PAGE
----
Once you enter the world of cheese, much like wine, you’ll be swept away in the wide range of flavours and rich history this facet of the food industry has to offer.
What makes blue cheese blue is a blue-green mould Penicilliom Roqueforti. The flavour of the cheese depends heavily on the animal’s diet, whether its milk has been pasteurised, the kind of starter and cultures used and the length of time and conditions under which it’s stored. Did you know that Roquefort is stored in caves and Stilton in cellars?
Did you know that there is now a new British blue cheese on the market? Butlers Farmhouse Cheese, who produces everything by hand, brought out Blacksticks Blue just in time for Christmas. The cheese has a remarkable uncharacteristic yellow colouring to it which is wonderfully smooth and creamy with an exceptional, subtle blue tang.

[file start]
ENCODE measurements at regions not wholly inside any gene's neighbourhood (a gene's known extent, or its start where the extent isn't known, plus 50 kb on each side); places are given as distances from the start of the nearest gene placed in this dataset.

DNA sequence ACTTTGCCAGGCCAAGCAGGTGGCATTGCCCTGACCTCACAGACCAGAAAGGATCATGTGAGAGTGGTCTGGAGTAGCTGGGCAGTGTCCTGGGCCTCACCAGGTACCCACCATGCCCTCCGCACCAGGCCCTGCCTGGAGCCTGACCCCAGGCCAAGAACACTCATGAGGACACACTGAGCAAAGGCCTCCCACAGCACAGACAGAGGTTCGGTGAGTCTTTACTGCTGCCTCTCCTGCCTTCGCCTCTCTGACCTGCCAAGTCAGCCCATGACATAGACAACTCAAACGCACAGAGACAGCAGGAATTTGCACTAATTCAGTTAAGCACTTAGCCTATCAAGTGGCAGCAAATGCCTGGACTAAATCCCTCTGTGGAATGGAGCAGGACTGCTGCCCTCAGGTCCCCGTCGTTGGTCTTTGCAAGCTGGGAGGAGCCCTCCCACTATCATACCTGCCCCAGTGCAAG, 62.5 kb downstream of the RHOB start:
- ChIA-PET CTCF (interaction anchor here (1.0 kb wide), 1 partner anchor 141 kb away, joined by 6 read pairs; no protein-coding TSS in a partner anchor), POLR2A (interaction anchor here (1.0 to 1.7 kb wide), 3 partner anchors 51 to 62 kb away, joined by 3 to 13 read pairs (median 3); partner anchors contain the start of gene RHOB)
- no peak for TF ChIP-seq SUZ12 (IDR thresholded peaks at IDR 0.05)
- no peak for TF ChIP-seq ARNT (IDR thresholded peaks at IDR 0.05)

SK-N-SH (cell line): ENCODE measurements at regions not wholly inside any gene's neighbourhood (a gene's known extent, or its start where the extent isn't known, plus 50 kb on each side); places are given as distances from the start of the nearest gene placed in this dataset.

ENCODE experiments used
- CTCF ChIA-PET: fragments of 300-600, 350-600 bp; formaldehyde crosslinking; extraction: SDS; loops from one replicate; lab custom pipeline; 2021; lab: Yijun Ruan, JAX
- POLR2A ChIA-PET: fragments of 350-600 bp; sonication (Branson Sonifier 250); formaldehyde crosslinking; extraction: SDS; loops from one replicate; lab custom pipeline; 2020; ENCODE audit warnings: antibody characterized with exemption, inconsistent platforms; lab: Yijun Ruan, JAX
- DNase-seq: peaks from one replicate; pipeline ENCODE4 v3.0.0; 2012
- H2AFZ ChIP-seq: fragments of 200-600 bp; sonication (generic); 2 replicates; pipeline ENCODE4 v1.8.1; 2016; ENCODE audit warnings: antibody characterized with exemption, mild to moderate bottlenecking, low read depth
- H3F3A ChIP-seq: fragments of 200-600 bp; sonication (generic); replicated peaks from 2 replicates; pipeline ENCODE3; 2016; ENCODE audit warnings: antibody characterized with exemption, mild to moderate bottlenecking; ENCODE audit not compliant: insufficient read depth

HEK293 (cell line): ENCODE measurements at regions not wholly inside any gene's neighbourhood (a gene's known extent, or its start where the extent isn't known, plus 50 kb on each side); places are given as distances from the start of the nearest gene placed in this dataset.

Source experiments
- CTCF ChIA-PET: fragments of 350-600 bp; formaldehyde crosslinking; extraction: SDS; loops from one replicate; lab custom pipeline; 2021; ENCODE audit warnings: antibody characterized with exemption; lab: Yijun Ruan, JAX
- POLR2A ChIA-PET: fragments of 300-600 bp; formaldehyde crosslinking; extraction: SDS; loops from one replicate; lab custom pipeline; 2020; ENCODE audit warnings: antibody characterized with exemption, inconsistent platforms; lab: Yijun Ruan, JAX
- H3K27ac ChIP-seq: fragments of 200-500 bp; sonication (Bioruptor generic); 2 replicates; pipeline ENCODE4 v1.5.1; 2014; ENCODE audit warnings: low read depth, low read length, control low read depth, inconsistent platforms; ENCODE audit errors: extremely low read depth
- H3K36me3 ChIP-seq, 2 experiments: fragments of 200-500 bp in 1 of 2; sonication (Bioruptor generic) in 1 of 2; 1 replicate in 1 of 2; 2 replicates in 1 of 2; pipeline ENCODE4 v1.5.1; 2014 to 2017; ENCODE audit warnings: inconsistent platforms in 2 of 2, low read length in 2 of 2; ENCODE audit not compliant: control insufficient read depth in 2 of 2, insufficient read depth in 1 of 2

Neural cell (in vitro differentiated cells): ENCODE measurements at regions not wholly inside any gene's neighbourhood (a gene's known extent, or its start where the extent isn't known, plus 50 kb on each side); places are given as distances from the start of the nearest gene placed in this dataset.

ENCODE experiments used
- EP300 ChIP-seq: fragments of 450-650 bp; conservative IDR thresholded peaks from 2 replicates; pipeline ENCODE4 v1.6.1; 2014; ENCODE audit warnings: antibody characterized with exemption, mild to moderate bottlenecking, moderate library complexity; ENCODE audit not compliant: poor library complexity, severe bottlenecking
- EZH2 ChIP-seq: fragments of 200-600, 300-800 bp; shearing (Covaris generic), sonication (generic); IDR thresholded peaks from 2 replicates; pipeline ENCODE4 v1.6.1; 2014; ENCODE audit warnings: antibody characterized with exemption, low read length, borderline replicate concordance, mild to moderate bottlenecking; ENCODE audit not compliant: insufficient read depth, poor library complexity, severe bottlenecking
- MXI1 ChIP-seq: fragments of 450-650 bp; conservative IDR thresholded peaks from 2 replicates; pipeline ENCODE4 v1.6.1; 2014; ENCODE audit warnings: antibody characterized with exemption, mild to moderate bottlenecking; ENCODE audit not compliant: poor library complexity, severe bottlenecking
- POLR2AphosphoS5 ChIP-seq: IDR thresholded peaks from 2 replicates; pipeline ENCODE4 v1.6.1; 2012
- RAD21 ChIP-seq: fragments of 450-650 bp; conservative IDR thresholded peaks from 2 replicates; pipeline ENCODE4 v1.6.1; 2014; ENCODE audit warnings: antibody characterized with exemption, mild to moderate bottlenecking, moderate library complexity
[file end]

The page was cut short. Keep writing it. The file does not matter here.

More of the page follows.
Chefs such as Simon Rimmer, Glynn Purnell and Nigel Howarth are among the many people who use it in the kitchen. Here are a few recipes ideas:
- Steak with Blue Cheese Sauce
- Crumbled on top of Leek and Potato Soup
- A perfect pizza topping consisting of pears, walnuts and Blacksticks Blue
- Bacon & Blacksticks Blue Potato Cakes
Although you can find Blacksticks Blue at most good supermarkets, whole truckles of Blacksticks Blue will be available in Sainsbury’s and Booths. Marks & Spencers is also stocking Blacksticks Blue mini truckle with fig glaze and dried fruits.
This post has been sponsored by Blacksticks Blue, but all thoughts are our own.